Near Trail of Blue Ice, Portage, Alaska by Janson Jones
“Adversity is like a strong wind. It tears away from us all but the things that cannot be torn, so that we see ourselves as we really are.” ~ Arthur Golden, Memoirs of a Geisha
“A room without books is like a body without a soul.” ~ Cicero
I’ve been reading like a mad woman for the past few days: The Alchemist(Paul Coelho), The Hours (Michael Cunningham), an older one by Jonathan Kellerman, The Butcher’s Theater, and a very early one from James Lee Burke, Black Cherry Blues. (I plan to write some reviews soon, here’s hoping.)
Why so much reading? The alternative is to sit down at this computer and produce something. Each night, I approach my desk as if it were an anathema to me: my body feels alien in the curves of my chair; my screen looms in front of me—tasking me like the white whale. I fear that to sit in my chair for any amount of time might somehow completely drain my body of the little energy I have left. So I walk back to the bed, pick up a book off the stack, or turn on the television.
I have regressed to my amoebic state: I am being whipped about in my single-cell form, a body in motion not of its own volition. I have to tell you that this is a very odd position in which to find myself: being propelled along by forces beyond my control and not having the least idea as to how to escape this eddying current without smashing myself against the rocks.
“The gem cannot be polished without friction nor man perfected without trials” ~ Chinese Proverb
I suppose an update is in order. The current state of affairs is that the job that Corey had hoped would still be open with Vane Brothers is, of course, no longer available because it took so long to get his Coast Guard certifications. He is making telephone calls, sending out e-mails, doing everything he can, but our hopes that with the arrival of the certified documents from the Coast Guard would come a job seem to be all for naught.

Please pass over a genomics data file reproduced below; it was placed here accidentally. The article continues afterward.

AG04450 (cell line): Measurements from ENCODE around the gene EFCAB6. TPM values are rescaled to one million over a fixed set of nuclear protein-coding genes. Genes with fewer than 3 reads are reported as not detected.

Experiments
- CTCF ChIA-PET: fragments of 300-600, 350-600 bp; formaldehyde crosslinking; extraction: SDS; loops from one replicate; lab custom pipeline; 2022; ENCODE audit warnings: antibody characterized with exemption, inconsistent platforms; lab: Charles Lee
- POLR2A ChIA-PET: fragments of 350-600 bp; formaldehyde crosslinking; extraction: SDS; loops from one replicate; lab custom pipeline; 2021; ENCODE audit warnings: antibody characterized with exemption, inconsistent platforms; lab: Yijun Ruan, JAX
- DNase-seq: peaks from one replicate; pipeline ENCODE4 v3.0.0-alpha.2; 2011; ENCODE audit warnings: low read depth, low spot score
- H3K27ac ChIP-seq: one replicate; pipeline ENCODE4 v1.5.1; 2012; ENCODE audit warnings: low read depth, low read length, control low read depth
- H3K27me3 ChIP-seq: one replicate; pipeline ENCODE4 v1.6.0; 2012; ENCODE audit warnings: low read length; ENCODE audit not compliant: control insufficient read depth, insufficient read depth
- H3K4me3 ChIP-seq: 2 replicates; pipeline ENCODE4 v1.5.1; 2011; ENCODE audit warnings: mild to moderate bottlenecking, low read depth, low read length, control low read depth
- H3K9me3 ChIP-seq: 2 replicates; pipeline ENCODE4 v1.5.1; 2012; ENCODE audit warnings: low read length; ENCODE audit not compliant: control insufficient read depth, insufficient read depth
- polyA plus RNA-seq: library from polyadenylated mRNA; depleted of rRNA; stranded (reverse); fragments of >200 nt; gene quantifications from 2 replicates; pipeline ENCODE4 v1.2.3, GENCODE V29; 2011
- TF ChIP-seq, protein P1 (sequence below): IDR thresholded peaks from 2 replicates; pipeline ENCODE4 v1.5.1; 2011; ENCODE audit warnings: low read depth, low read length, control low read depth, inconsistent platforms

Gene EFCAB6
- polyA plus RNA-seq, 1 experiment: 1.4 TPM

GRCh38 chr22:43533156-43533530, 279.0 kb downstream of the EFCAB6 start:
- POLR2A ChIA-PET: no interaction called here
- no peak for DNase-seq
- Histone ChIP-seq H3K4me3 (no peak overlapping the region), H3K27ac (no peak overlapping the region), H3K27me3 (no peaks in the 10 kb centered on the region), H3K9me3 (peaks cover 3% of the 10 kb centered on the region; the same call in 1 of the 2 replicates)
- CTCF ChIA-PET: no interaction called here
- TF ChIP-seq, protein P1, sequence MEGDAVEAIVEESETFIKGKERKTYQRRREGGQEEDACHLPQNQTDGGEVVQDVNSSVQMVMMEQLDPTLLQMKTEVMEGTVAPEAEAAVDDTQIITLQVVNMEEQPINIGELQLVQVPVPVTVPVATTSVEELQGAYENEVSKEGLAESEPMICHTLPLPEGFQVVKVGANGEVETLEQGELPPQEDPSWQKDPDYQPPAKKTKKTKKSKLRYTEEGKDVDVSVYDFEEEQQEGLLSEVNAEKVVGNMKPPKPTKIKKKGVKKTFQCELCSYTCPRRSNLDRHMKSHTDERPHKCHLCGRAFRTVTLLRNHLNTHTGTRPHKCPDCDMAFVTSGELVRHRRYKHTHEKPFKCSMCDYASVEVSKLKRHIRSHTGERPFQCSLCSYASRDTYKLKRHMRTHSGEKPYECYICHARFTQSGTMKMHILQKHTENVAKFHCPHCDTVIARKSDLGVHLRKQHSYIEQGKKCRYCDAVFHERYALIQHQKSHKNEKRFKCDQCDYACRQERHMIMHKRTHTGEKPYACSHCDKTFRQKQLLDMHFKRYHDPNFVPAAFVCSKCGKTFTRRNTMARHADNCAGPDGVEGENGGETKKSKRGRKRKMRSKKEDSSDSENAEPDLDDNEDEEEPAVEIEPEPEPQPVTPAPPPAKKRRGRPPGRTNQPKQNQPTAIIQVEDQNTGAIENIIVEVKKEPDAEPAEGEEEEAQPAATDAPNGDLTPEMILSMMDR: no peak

He is so beside himself with feelings of self-doubt that it just wounds me to my core. Having gone through a period of unemployment myself, I know all too well how it affects the psyche, chips away at your sense of self-worth, tears at the very fabric of your soul.
Corey is a wonderful, caring person. He does not deserve this continued assault on his self-esteem. And I am powerless to do anything about it. In fact, it seems that the more that I try, the harder it is for him. I don’t mean in the sense of negating his feelings, but rather, by trying to be there for him, it seems to heighten the issues.
It’s as if my presence serves as a constant reminder of all of the things that are going wrong. It’s no one’s fault. That’s just how it is. His failure at finding a job in his field in this economy is moot. What stands out is the failure itself, regardless of the fact that it is not his. I fear that my words of encouragement sound hollow to him. At times, I let them die on my tongue like sand baked in the sun.
“In the part of this universe that we know there is great injustice, and often the good suffer, and often the wicked prosper, and one hardly knows which of those is the more annoying.” ~ Bertrand Russell
I am reminded of the many closings of mill towns across America, the ways in which once thriving communities were left as mere shells of their former days of productivity. With one decision somewhere in a boardroom in another city far, far away, entire towns were dealt death blows, the only reminder of their once prosperous slice of the American pie remaining in abandoned rusting factories, blights on the landscape.
As could be predicted, in many of those communities with nothing left, alcoholism and drug addiction statistics rose. Of those citizens who decided to stay, the rate of unemployment skyrocketed as did the incidences of spousal abuse.